|The Philosophy of Happiness
There are at least three main determinants of happiness
1. The quality of society: Research has shown that “average” happiness varies according to economic development, political democracy and a cultural climate of tolerance.
2. The individual’s position in a society; not only the position on the social status ladder, but also the individuals’ involvement in society
3. An individuals’ psychological strengths, self-understanding, ability to use “emotional intelligence” and solve problems, as well as turn problems into opportunities. Martin Seligman coined the phrase “learned optimism” which is the potential to create optimism.
Philosophers through the Ages
Socrates identified self-confidence as critical to happiness. He was most concerned that individuals asserted their values, opinions and thoughts rather than acting like sheep and following the crowd. He felt that people were too easily swayed by others’ opinions and that the individual should hold his or her position and express their confidence.
The Greek philosopher Epicurus (341BCE) viewed happiness as closely related to the individuals’ ability to form friendships, experience freedom and express ones’ thoughts openly and honestly. In his treatise “friends, freedom and thought” Epicurus urged society to become active in self-expression rather than isolative and repressed.
The Roman philosopher Seneca (4BCE) held that anger was a philosophical problem requiring debate. He felt that anger could be controlled by curbing unrealistic expectations which often led to disappointment and anger. This raises the importance of realism and acceptance rather than becoming too optimistic.
In the 16th Century a French philosopher Montaigne identified low self-esteem as a core reason for unhappiness. He noted that there were three main reasons for low self esteem, these being firstly, sexual inadequacy, second, a failure to live up to social expectations and third, feeling inferior on an intellectual level.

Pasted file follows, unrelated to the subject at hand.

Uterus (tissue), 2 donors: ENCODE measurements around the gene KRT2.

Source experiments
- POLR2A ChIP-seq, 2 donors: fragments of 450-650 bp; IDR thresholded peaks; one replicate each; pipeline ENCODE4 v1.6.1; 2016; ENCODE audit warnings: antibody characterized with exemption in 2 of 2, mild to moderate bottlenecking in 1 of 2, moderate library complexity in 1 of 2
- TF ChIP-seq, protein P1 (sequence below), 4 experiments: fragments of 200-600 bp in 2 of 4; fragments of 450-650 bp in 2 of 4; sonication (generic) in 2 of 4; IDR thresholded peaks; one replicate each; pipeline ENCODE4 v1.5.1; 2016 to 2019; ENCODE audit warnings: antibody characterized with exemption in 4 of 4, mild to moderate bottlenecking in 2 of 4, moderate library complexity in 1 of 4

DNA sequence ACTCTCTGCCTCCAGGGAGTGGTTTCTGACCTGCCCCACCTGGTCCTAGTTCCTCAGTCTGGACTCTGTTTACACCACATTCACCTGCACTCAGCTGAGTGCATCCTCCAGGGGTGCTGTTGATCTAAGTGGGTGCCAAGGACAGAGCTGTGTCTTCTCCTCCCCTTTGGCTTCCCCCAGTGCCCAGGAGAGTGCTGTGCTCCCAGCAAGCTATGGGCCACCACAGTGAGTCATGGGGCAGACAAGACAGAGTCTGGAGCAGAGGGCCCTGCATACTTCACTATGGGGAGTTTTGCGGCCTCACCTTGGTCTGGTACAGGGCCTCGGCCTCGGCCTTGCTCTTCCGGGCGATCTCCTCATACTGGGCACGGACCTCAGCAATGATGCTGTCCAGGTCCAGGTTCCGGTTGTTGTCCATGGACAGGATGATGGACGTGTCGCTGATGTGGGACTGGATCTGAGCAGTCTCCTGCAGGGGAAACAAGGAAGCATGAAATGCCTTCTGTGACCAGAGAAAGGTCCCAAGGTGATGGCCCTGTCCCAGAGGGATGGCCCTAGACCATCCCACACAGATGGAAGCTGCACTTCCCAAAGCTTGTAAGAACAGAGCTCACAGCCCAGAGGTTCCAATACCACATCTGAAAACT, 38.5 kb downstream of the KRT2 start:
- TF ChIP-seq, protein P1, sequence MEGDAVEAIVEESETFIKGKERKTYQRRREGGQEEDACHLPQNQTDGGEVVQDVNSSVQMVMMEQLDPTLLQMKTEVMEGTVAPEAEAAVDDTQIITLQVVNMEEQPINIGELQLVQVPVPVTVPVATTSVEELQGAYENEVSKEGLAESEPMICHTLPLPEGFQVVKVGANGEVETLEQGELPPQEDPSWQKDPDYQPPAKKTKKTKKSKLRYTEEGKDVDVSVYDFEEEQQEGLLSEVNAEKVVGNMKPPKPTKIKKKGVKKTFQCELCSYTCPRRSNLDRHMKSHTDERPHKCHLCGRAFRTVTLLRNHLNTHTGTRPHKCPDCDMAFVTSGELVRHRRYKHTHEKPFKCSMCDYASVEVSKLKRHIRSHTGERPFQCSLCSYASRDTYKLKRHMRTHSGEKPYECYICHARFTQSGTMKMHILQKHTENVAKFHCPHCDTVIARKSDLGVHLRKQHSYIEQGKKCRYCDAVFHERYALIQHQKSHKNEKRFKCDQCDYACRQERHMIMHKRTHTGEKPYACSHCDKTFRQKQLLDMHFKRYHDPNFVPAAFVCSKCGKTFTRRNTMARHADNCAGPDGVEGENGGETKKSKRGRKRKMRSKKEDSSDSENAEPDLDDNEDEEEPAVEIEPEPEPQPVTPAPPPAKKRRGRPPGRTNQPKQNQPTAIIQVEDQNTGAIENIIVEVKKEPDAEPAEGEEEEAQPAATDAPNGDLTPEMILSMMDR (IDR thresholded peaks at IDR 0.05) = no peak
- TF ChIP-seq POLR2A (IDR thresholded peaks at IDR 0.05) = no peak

The 19th Century German thinker Arthur Schopenhauer (1788-1860) believed that love was the most important thing in life because of its powerful impulse towards 'the will-to-life' whilst Friedrich Nietzsche's (1844-1900) stated that worthwhile achievements in life come from the experience of overcoming hardship.
The Happiest Countries
On the World Database of Happiness there is rating of happiness in 90 nations (1990s). the list is based on average responses to a question about life-satisfaction as rated on a 0 to 10 scale.
The 10 highest averages are observed in:
Your own happiness
Reading the works of the ancient philosophers there are many suggestions for increasing happiness. These include
- stay realistic and avoid unrealistic expectations
- make friends and remain socially active
- express yourself assertively
- be proactive and not submissive
- think rationally
Today Cognitive Behaviour Therapy uses the principles above to help people live happier and more fulfilling lives. See “Beat Depression with CBT” for further information on this website.